Saturday, January 10, 2009

Norm Coleman: Follow the Money - or lack thereof

Dovetailing on Coleman's eyebrow-raising links with wealthy financier Nasser Kazeminny (the guy who buys Norm suits), the Star Tribune highlights another odd piece of financial info on Minnesota's most recent Ex-Senator.  

Appears that Norm and his wife have over-mortgaged their condo in St. Paul, which has risen almost a half million in value over the last 10 years.  
Ramsey County property tax records indicate the Colemans have assumed greater and greater debt, increasing from a 30-year $172,900 mortgage in 1994 to a 30-year $775,000 mortgage the couple took out in March 2007.

Their house on St. Paul's Osceola Avenue has a 2009 estimated market value of $615,000, according to property tax records, suggesting they may owe substantially more than the property is worth.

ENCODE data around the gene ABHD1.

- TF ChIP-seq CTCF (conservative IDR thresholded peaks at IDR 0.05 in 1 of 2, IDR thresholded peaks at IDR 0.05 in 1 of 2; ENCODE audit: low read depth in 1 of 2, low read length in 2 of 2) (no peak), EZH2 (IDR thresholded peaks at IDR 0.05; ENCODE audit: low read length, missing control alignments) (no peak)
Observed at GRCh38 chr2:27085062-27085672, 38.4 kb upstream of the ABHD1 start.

I understand we've all got money issues, but a debt-to-value ratio raises some big questions: 
  • Who was granting these loans to the Colemans?  
  • Why was a public official/US Senator so cash poor as to need to overmortgage his property?
  • How did the Coleman's property value increase by 500k in 15 years - was it due to permanent improvements on the property?  
  • How did the comparable worth of neighboring properties increase (or not) during the same time period?
  • What connection or signal does this send that adds to the legitimacy of the lawsuits filed by an investor against Nasser Kazeminny for allegedly, and inexplicably, diverting $75,000 of his company's cash to Laurie Coleman for dubious "services rendered"?  
The press seem to be just scratching the surface on the Coleman's personal finances.  But this info suggests that were Norm Coleman treated like an average person, he would undoubtedly be seen as a sub-prime borrower.  That said, it certainly raises legitimate questions about preferential lending practices on the basis of his status as a US Senator.